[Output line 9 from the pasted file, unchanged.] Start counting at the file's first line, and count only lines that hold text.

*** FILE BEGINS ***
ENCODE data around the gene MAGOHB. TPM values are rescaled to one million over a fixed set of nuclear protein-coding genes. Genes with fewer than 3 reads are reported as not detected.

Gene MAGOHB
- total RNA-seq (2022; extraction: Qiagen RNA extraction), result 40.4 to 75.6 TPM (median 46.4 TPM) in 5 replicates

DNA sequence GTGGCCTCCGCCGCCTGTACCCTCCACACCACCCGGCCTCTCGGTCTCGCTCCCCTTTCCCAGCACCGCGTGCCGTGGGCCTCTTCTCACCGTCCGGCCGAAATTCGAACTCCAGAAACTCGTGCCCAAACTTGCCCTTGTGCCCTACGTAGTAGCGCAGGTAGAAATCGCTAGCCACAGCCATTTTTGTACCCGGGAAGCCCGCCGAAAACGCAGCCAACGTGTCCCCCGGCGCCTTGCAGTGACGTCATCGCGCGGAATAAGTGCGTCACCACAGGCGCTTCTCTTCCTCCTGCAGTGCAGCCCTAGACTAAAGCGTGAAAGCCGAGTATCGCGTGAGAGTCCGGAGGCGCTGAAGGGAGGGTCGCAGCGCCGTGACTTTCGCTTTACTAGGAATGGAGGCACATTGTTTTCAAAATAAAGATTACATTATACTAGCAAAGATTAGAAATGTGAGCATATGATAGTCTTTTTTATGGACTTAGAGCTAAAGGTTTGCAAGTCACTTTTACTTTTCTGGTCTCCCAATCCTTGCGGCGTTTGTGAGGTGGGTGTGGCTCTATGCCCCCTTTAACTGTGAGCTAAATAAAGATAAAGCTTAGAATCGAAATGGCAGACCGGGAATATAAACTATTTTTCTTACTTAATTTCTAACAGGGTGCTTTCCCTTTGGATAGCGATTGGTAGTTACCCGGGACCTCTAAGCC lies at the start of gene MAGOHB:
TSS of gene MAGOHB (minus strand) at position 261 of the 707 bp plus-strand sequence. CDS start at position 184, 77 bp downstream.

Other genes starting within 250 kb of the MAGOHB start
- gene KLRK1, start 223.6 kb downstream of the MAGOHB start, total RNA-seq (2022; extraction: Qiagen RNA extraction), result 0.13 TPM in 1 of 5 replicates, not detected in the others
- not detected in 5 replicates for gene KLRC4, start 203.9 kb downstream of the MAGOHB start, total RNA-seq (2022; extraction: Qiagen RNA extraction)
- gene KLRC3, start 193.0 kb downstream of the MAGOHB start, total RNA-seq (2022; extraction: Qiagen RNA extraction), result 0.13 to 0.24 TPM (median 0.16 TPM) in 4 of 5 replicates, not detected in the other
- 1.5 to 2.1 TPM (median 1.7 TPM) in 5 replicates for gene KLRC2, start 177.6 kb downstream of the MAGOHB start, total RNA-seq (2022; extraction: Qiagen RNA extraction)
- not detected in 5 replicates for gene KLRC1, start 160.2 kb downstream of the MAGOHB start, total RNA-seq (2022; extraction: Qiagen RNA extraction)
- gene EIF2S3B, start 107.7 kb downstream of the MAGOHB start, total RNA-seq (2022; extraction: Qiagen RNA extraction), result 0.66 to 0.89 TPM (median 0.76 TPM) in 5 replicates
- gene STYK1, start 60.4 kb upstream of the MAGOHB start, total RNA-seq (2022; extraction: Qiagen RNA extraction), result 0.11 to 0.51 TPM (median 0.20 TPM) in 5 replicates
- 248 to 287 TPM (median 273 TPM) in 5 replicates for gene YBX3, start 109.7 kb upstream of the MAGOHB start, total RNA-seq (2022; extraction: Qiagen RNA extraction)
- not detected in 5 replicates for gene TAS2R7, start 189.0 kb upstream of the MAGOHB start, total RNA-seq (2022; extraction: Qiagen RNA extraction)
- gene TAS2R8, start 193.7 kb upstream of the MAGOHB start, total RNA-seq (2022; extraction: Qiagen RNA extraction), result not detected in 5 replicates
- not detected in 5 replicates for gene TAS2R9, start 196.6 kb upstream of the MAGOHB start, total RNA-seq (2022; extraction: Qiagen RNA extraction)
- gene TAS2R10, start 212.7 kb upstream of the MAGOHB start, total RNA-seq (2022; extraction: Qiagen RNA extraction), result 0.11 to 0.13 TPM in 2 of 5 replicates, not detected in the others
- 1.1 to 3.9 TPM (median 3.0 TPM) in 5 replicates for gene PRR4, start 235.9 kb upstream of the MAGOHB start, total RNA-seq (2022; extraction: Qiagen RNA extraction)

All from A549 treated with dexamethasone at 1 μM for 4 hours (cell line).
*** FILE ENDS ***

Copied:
- gene KLRC3, start 193.0 kb downstream of the MAGOHB start, total RNA-seq (2022; extraction: Qiagen RNA extraction), result 0.13 to 0.24 TPM (median 0.16 TPM) in 4 of 5 replicates, not detected in the other